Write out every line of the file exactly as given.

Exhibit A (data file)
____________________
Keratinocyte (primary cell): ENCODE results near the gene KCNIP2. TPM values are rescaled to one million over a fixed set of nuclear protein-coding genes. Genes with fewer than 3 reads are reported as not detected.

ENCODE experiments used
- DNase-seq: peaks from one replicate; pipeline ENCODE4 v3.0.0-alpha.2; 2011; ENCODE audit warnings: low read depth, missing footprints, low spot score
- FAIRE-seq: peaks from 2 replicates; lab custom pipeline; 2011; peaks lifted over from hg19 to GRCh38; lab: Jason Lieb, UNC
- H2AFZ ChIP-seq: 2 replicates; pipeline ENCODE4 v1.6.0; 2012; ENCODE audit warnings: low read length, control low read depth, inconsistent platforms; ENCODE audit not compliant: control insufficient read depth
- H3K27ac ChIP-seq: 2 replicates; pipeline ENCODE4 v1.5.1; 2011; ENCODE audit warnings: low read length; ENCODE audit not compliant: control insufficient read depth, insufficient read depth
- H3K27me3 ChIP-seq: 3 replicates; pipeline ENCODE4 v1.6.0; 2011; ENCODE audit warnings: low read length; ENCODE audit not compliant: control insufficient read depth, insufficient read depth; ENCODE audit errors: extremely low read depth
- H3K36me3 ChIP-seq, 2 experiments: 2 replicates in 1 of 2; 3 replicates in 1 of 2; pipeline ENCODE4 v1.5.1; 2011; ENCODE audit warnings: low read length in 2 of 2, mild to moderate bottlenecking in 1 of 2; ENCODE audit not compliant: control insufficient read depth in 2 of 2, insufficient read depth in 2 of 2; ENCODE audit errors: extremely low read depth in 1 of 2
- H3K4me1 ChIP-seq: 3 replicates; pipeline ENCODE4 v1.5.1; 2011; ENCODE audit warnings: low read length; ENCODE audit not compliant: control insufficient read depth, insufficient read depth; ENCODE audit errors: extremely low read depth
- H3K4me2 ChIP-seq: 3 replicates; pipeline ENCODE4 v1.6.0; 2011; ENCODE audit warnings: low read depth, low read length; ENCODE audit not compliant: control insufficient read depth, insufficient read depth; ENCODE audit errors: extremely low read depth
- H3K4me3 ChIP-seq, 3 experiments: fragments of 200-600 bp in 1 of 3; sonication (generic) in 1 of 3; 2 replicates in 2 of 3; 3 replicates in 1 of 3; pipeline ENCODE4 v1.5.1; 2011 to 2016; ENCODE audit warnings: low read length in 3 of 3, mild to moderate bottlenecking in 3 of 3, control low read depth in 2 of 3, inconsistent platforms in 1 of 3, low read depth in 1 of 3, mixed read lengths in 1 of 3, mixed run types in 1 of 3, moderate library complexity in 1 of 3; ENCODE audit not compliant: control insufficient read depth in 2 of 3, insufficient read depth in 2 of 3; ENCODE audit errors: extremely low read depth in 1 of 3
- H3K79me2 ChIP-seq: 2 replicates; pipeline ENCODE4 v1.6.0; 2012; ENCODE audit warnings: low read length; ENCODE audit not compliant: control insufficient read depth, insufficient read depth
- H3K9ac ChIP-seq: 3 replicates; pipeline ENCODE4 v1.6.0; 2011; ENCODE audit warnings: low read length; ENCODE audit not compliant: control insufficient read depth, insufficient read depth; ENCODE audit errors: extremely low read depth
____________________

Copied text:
Keratinocyte (primary cell): ENCODE results near the gene KCNIP2. TPM values are rescaled to one million over a fixed set of nuclear protein-coding genes. Genes with fewer than 3 reads are reported as not detected.

ENCODE experiments used
- DNase-seq: peaks from one replicate; pipeline ENCODE4 v3.0.0-alpha.2; 2011; ENCODE audit warnings: low read depth, missing footprints, low spot score
- FAIRE-seq: peaks from 2 replicates; lab custom pipeline; 2011; peaks lifted over from hg19 to GRCh38; lab: Jason Lieb, UNC
- H2AFZ ChIP-seq: 2 replicates; pipeline ENCODE4 v1.6.0; 2012; ENCODE audit warnings: low read length, control low read depth, inconsistent platforms; ENCODE audit not compliant: control insufficient read depth
- H3K27ac ChIP-seq: 2 replicates; pipeline ENCODE4 v1.5.1; 2011; ENCODE audit warnings: low read length; ENCODE audit not compliant: control insufficient read depth, insufficient read depth
- H3K27me3 ChIP-seq: 3 replicates; pipeline ENCODE4 v1.6.0; 2011; ENCODE audit warnings: low read length; ENCODE audit not compliant: control insufficient read depth, insufficient read depth; ENCODE audit errors: extremely low read depth
- H3K36me3 ChIP-seq, 2 experiments: 2 replicates in 1 of 2; 3 replicates in 1 of 2; pipeline ENCODE4 v1.5.1; 2011; ENCODE audit warnings: low read length in 2 of 2, mild to moderate bottlenecking in 1 of 2; ENCODE audit not compliant: control insufficient read depth in 2 of 2, insufficient read depth in 2 of 2; ENCODE audit errors: extremely low read depth in 1 of 2
- H3K4me1 ChIP-seq: 3 replicates; pipeline ENCODE4 v1.5.1; 2011; ENCODE audit warnings: low read length; ENCODE audit not compliant: control insufficient read depth, insufficient read depth; ENCODE audit errors: extremely low read depth
- H3K4me2 ChIP-seq: 3 replicates; pipeline ENCODE4 v1.6.0; 2011; ENCODE audit warnings: low read depth, low read length; ENCODE audit not compliant: control insufficient read depth, insufficient read depth; ENCODE audit errors: extremely low read depth
- H3K4me3 ChIP-seq, 3 experiments: fragments of 200-600 bp in 1 of 3; sonication (generic) in 1 of 3; 2 replicates in 2 of 3; 3 replicates in 1 of 3; pipeline ENCODE4 v1.5.1; 2011 to 2016; ENCODE audit warnings: low read length in 3 of 3, mild to moderate bottlenecking in 3 of 3, control low read depth in 2 of 3, inconsistent platforms in 1 of 3, low read depth in 1 of 3, mixed read lengths in 1 of 3, mixed run types in 1 of 3, moderate library complexity in 1 of 3; ENCODE audit not compliant: control insufficient read depth in 2 of 3, insufficient read depth in 2 of 3; ENCODE audit errors: extremely low read depth in 1 of 3
- H3K79me2 ChIP-seq: 2 replicates; pipeline ENCODE4 v1.6.0; 2012; ENCODE audit warnings: low read length; ENCODE audit not compliant: control insufficient read depth, insufficient read depth
- H3K9ac ChIP-seq: 3 replicates; pipeline ENCODE4 v1.6.0; 2011; ENCODE audit warnings: low read length; ENCODE audit not compliant: control insufficient read depth, insufficient read depth; ENCODE audit errors: extremely low read depth